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Impacts of climate change on the ecotoxicology of chemical contaminants in estuarine organisms
  • Published Date:
    2015
  • Source:
    Current Zoology, 61(4), 641-652.
Filetype[PDF-250.59 KB]


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  • Description:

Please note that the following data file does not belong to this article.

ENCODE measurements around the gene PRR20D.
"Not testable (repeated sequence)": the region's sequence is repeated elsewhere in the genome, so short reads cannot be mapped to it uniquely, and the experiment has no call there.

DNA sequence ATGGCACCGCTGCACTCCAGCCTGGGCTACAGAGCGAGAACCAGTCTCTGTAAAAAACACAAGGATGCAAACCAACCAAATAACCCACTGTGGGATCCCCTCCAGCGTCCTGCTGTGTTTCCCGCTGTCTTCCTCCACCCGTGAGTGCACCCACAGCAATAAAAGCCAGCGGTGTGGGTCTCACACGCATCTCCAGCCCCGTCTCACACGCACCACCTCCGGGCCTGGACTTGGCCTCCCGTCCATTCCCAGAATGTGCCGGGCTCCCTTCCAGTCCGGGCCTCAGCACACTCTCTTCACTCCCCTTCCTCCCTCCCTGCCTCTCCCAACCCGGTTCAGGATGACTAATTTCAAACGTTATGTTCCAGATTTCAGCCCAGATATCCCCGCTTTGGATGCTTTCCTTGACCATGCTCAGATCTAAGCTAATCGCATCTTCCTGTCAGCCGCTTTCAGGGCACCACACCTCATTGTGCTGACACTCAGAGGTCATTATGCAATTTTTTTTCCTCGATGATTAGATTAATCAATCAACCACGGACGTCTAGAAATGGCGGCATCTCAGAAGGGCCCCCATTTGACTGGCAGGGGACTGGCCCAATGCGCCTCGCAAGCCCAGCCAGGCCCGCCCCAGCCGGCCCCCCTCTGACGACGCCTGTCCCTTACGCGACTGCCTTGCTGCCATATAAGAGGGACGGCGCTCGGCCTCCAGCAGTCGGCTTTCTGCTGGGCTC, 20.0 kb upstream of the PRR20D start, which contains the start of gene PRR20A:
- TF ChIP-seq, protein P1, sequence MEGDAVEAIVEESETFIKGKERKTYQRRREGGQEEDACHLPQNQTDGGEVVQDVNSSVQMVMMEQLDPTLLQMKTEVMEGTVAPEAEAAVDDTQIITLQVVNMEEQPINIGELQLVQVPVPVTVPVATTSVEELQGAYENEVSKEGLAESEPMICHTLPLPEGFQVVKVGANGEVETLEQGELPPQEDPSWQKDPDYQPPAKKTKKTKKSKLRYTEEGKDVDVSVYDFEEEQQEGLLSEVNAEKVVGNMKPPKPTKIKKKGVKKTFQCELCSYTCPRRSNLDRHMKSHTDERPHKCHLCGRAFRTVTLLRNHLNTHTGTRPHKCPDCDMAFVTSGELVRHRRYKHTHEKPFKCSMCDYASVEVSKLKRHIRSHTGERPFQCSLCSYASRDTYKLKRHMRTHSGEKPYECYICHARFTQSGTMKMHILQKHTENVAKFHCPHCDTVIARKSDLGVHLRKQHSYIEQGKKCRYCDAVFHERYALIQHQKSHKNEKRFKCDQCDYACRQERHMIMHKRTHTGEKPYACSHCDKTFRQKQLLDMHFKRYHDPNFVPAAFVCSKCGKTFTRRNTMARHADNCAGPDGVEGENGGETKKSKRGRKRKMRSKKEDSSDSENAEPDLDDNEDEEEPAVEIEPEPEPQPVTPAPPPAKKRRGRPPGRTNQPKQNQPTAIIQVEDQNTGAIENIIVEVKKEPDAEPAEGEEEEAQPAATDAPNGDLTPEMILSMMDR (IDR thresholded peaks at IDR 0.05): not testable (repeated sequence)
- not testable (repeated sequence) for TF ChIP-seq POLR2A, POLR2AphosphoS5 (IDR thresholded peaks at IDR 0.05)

Global climate change effects will vary geographically, and effects on estuaries should be independently considered. This review of the impacts of climate change on the ecotoxicology of chemical contaminants aims to summarize responses that are specific to estuarine species. Estuarine organisms are uniquely adapted to large fluctuations in temperature, salinity, oxygen, and pH, and yet future changes in climate may make them more susceptible to chemical contaminants. Recent research has highlighted the interactive effects of chemical and nonchemical stressors on chemical uptake, metabolism, and organism survival. Assessments have revealed that the nature of the interaction between climate variables and chemical pollution will depend on estuarine species and life stage, duration and timing of exposure, prior stressor exposure, and contaminant class. A need for further research to elucidate mechanisms of toxicity under different abiotic conditions and to incorporate climate change factors into toxicity testing was identified. These efforts will improve environmental risk assessment of chemical contaminants and management capabilities under changing climate conditions

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